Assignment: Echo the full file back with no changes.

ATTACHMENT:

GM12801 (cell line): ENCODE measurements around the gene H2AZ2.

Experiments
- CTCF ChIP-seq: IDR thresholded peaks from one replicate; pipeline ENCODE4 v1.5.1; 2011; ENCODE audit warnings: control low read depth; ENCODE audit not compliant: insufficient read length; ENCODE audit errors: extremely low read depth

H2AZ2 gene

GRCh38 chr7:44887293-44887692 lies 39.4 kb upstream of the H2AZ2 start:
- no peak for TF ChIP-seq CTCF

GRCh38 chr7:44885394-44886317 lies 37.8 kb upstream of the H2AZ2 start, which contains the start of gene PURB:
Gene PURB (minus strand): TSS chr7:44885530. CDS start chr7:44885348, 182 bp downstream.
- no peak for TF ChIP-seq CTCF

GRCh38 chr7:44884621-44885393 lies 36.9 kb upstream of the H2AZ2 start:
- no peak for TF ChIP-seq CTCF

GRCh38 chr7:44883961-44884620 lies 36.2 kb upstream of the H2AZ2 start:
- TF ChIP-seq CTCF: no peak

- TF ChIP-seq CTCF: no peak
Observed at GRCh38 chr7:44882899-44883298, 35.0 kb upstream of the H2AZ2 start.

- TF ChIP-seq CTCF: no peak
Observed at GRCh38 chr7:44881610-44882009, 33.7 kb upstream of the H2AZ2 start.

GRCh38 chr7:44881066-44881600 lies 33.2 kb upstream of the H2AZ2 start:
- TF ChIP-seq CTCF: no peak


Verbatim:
GM12801 (cell line): ENCODE measurements around the gene H2AZ2.

Experiments
- CTCF ChIP-seq: IDR thresholded peaks from one replicate; pipeline ENCODE4 v1.5.1; 2011; ENCODE audit warnings: control low read depth; ENCODE audit not compliant: insufficient read length; ENCODE audit errors: extremely low read depth

H2AZ2 gene

GRCh38 chr7:44887293-44887692 lies 39.4 kb upstream of the H2AZ2 start:
- no peak for TF ChIP-seq CTCF

GRCh38 chr7:44885394-44886317 lies 37.8 kb upstream of the H2AZ2 start, which contains the start of gene PURB:
Gene PURB (minus strand): TSS chr7:44885530. CDS start chr7:44885348, 182 bp downstream.
- no peak for TF ChIP-seq CTCF

GRCh38 chr7:44884621-44885393 lies 36.9 kb upstream of the H2AZ2 start:
- no peak for TF ChIP-seq CTCF

GRCh38 chr7:44883961-44884620 lies 36.2 kb upstream of the H2AZ2 start:
- TF ChIP-seq CTCF: no peak

- TF ChIP-seq CTCF: no peak
Observed at GRCh38 chr7:44882899-44883298, 35.0 kb upstream of the H2AZ2 start.

- TF ChIP-seq CTCF: no peak
Observed at GRCh38 chr7:44881610-44882009, 33.7 kb upstream of the H2AZ2 start.

GRCh38 chr7:44881066-44881600 lies 33.2 kb upstream of the H2AZ2 start:
- TF ChIP-seq CTCF: no peak